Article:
In the face of such lax standards, the questions become: How does one ensure quality? How do you know you’re getting the nutrition you need? How can you tell if the supplement you’re buying actually contains the ingredients listed on the label? How do you know if a product will interact with other drugs, herbs, or vitamins you’re taking?
In short, what should you look for in a supplement, and what should you avoid? Take a look at the following infographic to find tips on how to find quality supplements.
Women typically reach menopause by their 50s, and the end of menstruation is characterized by the cease of regular periods, but frequently, it also begins an onset of unpleasant symptoms as the body adjusts to hormonal changes. Some women seek estrogen replacement therapy to ease their symptoms. However, a positive mental attitude, proper diet, and supplements for menopause can also help improve your quality of life.
Symptoms of Menopause
Menopause is most often associated with hot flashes. Occurring from the early stages of menopause to a year or two after menstruation ends, hot flashes are characterized by warmth or flushing of the face, sweating, chills, and rapid heartbeat. These typically begin suddenly and last for a few minutes.
Other signs of menopause include:
- Mood swings
- Difficulty sleeping
- Memory lapses
- Dry skin and hair
- Vaginal dryness
- Weight gain
- Stiff/achy joints
How Diet Can Help
A well-balanced diet and nutritional supplements can ease your symptoms and protect your health. Some of the most important nutrients are:
- Calcium: A decrease in estrogen increases the risk of osteoporosis, but calcium helps maintain bone health so milk and other dairy products, dark-green leafy greens, and seafood in your diet can help.
- Omega-3 fatty acids: These fish-oil-based antioxidants have cardiovascular benefits and a natural anti-inflammatory effect, and they also help maintain brain function.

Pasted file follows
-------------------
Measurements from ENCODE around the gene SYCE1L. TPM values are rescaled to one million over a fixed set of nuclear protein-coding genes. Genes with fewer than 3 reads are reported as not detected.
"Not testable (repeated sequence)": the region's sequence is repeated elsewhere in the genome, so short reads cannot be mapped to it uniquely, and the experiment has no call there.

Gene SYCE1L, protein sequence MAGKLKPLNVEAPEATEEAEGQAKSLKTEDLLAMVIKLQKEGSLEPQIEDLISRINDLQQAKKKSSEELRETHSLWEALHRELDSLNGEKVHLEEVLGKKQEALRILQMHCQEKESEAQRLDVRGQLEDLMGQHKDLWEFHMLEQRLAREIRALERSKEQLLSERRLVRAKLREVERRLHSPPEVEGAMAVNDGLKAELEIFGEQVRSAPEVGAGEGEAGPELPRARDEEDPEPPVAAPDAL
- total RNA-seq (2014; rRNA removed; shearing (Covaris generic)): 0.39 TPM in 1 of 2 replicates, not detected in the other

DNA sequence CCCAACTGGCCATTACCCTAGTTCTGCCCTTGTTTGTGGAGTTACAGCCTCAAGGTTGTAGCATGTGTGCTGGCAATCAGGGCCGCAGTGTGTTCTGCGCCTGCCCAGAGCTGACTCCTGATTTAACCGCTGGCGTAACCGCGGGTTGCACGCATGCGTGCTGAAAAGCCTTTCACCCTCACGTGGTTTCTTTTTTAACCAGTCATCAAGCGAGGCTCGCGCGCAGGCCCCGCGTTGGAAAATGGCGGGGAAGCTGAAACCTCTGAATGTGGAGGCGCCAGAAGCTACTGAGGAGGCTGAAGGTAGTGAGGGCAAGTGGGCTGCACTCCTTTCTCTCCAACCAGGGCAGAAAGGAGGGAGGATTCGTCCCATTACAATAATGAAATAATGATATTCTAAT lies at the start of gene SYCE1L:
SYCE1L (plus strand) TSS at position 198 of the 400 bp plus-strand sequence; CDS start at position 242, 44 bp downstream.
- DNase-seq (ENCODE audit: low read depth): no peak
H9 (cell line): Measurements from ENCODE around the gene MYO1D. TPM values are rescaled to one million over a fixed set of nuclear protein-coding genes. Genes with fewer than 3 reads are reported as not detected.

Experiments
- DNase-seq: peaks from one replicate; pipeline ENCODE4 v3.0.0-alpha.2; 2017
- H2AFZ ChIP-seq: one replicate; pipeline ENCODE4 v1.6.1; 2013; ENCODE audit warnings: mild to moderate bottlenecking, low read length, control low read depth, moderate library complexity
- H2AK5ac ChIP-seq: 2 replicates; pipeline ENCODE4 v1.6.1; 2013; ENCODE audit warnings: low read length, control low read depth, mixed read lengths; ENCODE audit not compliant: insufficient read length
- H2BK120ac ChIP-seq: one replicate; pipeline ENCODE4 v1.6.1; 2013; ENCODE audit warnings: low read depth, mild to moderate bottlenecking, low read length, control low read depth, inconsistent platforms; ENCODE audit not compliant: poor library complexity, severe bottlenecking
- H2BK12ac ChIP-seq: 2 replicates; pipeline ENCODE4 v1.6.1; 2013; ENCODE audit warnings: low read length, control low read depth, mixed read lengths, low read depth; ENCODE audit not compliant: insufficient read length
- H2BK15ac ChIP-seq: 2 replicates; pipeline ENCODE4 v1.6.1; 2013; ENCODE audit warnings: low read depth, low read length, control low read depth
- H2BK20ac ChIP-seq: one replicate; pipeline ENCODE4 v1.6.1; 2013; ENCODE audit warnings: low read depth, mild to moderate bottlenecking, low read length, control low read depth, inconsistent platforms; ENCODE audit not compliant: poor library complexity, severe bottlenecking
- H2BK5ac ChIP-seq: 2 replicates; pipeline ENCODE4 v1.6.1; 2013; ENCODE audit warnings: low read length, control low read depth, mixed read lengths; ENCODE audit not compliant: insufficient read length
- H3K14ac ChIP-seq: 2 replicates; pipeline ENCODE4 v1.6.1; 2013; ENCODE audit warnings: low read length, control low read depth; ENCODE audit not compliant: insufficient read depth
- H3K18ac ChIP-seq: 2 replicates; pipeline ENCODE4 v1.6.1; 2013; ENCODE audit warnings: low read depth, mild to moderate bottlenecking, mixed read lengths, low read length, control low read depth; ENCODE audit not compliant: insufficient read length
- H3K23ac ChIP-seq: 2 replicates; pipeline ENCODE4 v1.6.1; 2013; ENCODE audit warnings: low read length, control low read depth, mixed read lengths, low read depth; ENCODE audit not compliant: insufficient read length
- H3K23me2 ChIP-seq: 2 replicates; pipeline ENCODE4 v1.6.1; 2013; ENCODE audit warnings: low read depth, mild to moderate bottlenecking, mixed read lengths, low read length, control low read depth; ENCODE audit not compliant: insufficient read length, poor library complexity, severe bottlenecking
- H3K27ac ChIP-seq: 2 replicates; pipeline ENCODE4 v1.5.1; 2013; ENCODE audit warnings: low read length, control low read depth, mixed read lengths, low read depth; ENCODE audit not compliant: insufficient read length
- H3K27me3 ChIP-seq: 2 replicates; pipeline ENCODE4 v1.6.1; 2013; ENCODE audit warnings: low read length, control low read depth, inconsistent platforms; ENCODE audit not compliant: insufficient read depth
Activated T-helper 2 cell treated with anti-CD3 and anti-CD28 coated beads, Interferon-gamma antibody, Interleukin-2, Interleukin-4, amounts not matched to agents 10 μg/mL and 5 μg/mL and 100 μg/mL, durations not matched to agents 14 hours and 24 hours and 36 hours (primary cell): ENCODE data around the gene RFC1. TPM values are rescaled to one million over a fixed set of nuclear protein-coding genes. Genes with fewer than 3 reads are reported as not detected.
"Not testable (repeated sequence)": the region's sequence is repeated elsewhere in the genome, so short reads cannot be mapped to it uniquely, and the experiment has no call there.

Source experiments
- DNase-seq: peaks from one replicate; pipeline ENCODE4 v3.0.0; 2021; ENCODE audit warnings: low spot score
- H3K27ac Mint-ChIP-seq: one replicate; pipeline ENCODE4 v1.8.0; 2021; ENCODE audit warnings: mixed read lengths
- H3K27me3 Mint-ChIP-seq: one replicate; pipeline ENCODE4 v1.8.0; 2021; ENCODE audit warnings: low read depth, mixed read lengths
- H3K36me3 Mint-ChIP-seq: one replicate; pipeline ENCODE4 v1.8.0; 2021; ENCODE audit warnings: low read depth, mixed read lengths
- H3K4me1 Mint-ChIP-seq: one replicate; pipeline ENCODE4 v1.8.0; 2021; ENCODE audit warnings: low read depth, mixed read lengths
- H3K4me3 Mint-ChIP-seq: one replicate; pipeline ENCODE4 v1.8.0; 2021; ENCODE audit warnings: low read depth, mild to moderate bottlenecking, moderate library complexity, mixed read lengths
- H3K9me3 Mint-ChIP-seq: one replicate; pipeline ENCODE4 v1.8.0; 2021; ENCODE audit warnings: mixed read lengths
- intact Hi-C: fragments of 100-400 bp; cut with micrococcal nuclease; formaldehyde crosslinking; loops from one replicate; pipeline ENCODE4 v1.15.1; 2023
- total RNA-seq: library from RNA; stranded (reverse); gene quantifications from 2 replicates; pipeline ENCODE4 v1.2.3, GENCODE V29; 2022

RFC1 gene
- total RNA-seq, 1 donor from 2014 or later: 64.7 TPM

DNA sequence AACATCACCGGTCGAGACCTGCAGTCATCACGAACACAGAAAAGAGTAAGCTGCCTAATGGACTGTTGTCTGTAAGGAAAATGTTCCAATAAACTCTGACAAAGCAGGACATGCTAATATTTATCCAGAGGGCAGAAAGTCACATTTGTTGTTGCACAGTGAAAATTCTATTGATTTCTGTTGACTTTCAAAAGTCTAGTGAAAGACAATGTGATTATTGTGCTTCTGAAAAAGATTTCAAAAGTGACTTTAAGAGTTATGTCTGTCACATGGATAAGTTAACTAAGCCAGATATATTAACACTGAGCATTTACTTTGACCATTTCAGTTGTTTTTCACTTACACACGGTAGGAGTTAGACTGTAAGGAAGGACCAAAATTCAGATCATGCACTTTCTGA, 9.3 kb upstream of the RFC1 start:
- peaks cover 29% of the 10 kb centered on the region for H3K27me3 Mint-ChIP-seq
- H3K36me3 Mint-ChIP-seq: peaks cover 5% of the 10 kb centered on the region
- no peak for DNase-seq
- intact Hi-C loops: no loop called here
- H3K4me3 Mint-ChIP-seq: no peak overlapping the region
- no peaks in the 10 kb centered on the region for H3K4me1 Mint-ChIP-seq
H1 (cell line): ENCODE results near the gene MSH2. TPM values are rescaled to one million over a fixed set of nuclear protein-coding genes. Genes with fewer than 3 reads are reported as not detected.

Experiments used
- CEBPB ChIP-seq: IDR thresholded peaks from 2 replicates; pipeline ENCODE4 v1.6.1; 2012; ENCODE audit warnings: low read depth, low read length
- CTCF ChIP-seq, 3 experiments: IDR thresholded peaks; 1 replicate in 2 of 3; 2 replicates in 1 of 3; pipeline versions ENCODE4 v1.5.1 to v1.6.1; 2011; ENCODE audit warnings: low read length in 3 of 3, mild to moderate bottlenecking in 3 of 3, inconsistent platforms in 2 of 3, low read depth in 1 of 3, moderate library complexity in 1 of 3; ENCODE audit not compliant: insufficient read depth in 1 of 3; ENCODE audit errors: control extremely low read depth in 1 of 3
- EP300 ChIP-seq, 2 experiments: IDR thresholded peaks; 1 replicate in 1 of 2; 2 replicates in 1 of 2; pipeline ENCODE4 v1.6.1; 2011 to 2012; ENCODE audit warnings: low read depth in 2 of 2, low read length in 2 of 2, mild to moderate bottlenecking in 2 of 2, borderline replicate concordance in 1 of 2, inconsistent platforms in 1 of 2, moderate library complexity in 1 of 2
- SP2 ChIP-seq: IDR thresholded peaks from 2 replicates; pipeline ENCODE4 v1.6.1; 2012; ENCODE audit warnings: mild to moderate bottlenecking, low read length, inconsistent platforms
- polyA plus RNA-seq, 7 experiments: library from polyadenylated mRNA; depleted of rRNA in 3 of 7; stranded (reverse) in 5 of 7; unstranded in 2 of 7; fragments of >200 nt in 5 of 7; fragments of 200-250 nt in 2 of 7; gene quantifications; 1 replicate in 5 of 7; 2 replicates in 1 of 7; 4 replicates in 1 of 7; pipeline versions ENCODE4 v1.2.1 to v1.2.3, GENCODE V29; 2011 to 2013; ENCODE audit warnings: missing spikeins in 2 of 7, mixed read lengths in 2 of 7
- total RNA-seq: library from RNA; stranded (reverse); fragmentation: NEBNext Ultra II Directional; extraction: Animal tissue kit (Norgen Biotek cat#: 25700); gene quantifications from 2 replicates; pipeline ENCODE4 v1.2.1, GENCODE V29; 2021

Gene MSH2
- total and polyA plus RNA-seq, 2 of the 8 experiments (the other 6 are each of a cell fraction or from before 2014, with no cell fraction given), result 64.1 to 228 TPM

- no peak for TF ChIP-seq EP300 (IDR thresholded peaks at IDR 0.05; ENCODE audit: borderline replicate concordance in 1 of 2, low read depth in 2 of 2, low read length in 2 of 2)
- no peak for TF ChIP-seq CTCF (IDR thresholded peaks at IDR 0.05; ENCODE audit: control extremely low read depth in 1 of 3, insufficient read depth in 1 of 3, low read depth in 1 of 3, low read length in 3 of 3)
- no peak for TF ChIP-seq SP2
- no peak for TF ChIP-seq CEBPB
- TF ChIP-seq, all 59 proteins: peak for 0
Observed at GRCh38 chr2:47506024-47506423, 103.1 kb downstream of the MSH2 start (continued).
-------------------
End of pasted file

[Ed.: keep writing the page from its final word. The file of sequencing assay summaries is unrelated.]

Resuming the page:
- Vitamin D: Good for the bones and heart, vitamin D also reduces your heart attack, stroke, high blood pressure, and allergy risk.
- Vitamin E: An antioxidant, vitamin E protects your heart, eyes, and skin; for some women, it can also help reduce the symptoms of hot flashes.
Herbal supplements sold by Forrest Health can help fight the symptoms of menopause. One example is BioFem Transition. Taken in capsule form, it includes DHEA, a hormone found naturally in the body and that may decrease hot flashes and increase libido. Herbal ingredients include black cohosh for hot flashes, hops, ginkgo, and wild yam, which has compounds similar to progesterone and estrogen.
Other available products include:
- Progesterone Plus Cream: The active ingredient is structurally identical to human progesterone; the compound is absorbed into the skin and bloodstream, bypassing the liver where it may be removed.
- Natural Pro-Gest Cream: Suited for menstruating, menopausal, and post-menopausal women, it includes progesterone, sweet almond oil, organic virgin coconut oil, grapefruit extract, and citric acid.
- Red Clover: An extract that has been shown to be effective in treating perimenopausal hot flashes and night sweats.
- Women’s Symmetry: Includes essential vitamins and minerals as well as bioflavonoids to support connective tissue and uterine health.
- Est-Adapt: Drops that contain USP Estriol—a form of estrogen, tocopherols that constitute vitamin E, and alpha-tocopherol. It can be used as an alternative to hormone replacements.
These are just a few products that can ease your symptoms and support overall good health. To find the best menopause supplements based on your needs, browse our products and place your order online. Call us at 408-354-4262 if you have any questions or need assistance.